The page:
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Different shades of gray for post-heart attack depression

Recovering from a heart attack is tough enough without facing the fog of depression. Yet that’s exactly what happens to nearly half of heart attack survivors. People with post-heart attack depression are two to three times more likely to have another heart attack or to die prematurely compared with survivors who don’t have depression.

Depression after a heart attack isn’t a one-size-fits-all classification. The severity of depression varies from person to person, as does the effect of depression on the heart and recovery. Developing depression for the very first time during recovery from a heart attack appears to be more cardiotoxic than depression that started before the attack.

Dutch researchers found that among the volunteers who developed depression for the very first time after their heart attacks, 33% died of cardiovascular disease or had a heart attack, stroke, or other cardiovascular event during this time. That was far higher than among those who didn’t develop depression (21.5%) or who were depressed before their attacks (22.6%).

What’s the difference?

Depression that first appears after a heart attack could be different from classic depression. It may represent fear of dying, grief over the loss of health, or trouble adjusting to the traumatic and life-changing experience of a heart attack. Fear, grief, and post-traumatic stress look a lot like depression but don’t necessarily respond to the same treatment strategies.

Do antidepressants help heart attack survivors?

So far, clinical trials testing the safety and effectiveness of antidepressants for heart attack survivors have included too few people and too little time to paint an accurate picture of the safety and effectiveness of these drugs. That said, the repercussions of depression are serious enough to warrant antidepressant therapy if needed.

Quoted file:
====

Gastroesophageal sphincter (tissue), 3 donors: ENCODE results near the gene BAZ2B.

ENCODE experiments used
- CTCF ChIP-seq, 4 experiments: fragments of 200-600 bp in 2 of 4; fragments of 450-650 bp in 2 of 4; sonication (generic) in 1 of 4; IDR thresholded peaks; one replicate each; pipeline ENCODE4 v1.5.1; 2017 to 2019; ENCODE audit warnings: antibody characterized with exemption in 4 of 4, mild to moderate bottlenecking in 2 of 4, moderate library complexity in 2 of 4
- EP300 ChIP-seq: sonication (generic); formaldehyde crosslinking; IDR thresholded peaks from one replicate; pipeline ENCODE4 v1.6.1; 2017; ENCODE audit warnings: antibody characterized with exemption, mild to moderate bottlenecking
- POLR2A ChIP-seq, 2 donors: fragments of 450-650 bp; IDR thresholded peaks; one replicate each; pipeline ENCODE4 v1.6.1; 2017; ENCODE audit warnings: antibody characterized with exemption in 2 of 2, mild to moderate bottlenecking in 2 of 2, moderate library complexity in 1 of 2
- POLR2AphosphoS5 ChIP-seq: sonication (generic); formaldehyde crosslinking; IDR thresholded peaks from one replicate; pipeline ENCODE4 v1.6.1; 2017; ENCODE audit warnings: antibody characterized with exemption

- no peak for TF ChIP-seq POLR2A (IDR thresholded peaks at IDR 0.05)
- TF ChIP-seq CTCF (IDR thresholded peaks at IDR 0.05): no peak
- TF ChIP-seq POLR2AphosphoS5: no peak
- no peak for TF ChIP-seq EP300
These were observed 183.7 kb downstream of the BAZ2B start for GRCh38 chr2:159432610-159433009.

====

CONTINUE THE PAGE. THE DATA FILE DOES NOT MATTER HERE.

Individual approach

From a health perspective, depression gets in the way of taking medications that protect the heart and blood vessels. It drains the resolve to exercise or adopt a more healthful diet. It generates feelings of helplessness and isolates people from those who can help.

Breaking out of depression can be tough to do on your own. It often takes the efforts of a family member, friend, or doctor to help you recognize the problem and tackle it.

The standard approach to depression includes talk therapy and medication. Selective serotonin reuptake inhibitors such as citalopram (generic, Celexa, Lexapro) or sertraline (generic, Zoloft) may help both depression and heart disease.

Depression that first appears after a heart attack may respond to these approaches as well. If not, ask your doctor for a referral to a therapist who can help you sort out your thoughts and feelings and possibly hit on a more specific therapy that can help you ease out from under depression.

Some physicians look on depression that appears after a heart attack as an understandable reaction to a stressful event that will go away as you get better. It is usually much more than that. Regardless of its origin, recognizing the signs of depression, realizing they aren’t just in your mind, and getting help will be good for your heart, your health, and your life.

May 2007 update

Help prevent coronary artery disease with this heart health report
Click to enlarge

Beating Heart Disease

If you follow the news about heart disease closely, it’s easy to be overwhelmed or confused about what puts you at risk and how you can protect yourself. This report helps you identify the risk factors you can control, which range from medical conditions such as high blood pressure to lifestyle choices such as an unhealthy diet or lack of exercise. Read more

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